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Environmental sustainability

Environmental sustainability

Human activities have caused a lot of damage to the environment. We have polluted the land, the atmosphere and the oceans, lakes and rivers. We have damaged habitats and been the fundamental cause of the extinction of many plants and animals; we have squandered non-renewable resources and degraded natural capital. All of which have had devastating consequences.

  • A total of 24,000 deaths and a further 24,000 hospital admissions in Britain are caused or accelerated each year by air pollution (Source: Committee on the Medical Effects of Air Pollutants).
  • In the United Kingdom, 100 species have become extinct over the last 100 years (Source: Department of the Environment, Farming and Rural Affairs).
  • Every year we use as much oil as it takes nature a million years to make (Source: Friends of the Earth).

These may seem like distant issues, yet they affect us all. The environment is our life support system; we depend on the environment for air, water, food, raw materials and fuel to make energy and medicines, so a degraded environment is bound to have a negative effect on our quality of life. Sustainable development tries to find a balance between protecting the environment and our quality of life.

Sustainable development is "development which meets the needs of the present without compromising the ability of future generations to meet their own needs." This really means all human advances need to consider:

  • social progress
  • protection of the environment
  • prudent use of resources
  • high and stable levels of economic growth and employment

The concept of sustainable development first came to prominence in the early 1990s, when, at the Rio de Janeiro Earth Summit in 1992, over 170 governments from around the world agreed to work towards the common goal of sustainable development. This agreement became known as Agenda 21. As part of this agreement, every local authority had to develop a Local Agenda 21 Strategy by 1996, detailing how they would take action to:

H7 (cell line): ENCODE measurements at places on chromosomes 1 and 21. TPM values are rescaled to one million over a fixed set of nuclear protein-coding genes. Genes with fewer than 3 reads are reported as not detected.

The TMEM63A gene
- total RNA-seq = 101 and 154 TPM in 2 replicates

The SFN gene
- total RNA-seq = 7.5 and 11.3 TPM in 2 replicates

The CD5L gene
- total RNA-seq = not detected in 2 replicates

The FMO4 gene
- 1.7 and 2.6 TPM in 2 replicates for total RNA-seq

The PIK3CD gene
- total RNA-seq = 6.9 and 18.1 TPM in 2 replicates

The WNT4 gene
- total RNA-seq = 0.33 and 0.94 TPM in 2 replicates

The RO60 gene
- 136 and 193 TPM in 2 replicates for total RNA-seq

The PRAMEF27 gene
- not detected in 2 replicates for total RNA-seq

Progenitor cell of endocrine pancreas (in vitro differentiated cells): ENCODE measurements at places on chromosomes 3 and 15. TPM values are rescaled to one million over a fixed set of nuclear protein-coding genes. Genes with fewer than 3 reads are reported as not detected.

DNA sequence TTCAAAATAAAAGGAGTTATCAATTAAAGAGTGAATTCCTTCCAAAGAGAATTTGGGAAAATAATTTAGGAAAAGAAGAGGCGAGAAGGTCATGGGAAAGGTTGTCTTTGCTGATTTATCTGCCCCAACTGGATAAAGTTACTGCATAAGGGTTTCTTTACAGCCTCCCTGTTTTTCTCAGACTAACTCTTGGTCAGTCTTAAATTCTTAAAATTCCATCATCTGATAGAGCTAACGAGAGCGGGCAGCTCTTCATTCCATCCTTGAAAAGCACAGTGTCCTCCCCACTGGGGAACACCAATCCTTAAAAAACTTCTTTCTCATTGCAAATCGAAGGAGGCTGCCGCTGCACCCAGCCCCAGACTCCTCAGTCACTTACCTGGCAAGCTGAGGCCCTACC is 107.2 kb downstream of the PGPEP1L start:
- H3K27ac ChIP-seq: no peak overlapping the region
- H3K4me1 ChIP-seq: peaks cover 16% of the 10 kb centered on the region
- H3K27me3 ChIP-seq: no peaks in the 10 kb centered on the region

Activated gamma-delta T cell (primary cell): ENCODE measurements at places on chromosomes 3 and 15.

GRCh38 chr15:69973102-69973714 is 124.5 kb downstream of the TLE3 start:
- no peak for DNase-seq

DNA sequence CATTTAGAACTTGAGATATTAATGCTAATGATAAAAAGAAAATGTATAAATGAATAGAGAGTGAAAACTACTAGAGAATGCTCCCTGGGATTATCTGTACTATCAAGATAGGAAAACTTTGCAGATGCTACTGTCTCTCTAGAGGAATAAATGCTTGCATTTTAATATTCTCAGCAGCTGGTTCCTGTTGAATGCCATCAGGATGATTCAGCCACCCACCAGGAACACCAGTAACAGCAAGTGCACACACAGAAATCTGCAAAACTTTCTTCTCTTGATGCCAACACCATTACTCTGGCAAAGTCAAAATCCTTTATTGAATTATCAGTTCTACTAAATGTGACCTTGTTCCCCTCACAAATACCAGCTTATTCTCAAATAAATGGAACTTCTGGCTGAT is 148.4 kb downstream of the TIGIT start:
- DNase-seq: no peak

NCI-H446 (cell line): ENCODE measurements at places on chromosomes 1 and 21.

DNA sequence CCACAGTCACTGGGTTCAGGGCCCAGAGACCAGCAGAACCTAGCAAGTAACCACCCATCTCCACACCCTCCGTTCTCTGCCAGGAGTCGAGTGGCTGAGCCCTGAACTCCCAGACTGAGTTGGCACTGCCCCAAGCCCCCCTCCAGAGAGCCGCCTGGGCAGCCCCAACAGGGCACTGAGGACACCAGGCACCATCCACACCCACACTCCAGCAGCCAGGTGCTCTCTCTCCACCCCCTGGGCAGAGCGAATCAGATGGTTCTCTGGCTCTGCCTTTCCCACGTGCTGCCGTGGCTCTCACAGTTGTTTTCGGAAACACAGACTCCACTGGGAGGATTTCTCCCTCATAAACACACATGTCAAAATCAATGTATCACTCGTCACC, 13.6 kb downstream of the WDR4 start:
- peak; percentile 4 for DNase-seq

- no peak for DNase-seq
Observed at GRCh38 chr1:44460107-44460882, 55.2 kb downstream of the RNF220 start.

• reduce use of energy and raw materials
  • reduce pollution and waste
  • protect fragile ecosystems
  • share wealth, opportunities and responsibilities globally, nationally and locally

In 2000, the the Local Government Act aimed to improve the economic, social and environmental well-being in each local authority area by making it a legal requirement for all local authorities to consider all aspects of sustainable development in all their activities. It also required local authorities to develop Local Strategic Partnerships and Community Plans. Consequently, Chesterfield Borough Council’s Local Agenda 21 Strategy became incorporated into the Community Strategy for Chesterfield and North East Derbyshire.

Community Strategy for Chesterfield and North East Derbyshire 2005–2015 (pdf 780 KB)

Last updated on 08 September 2016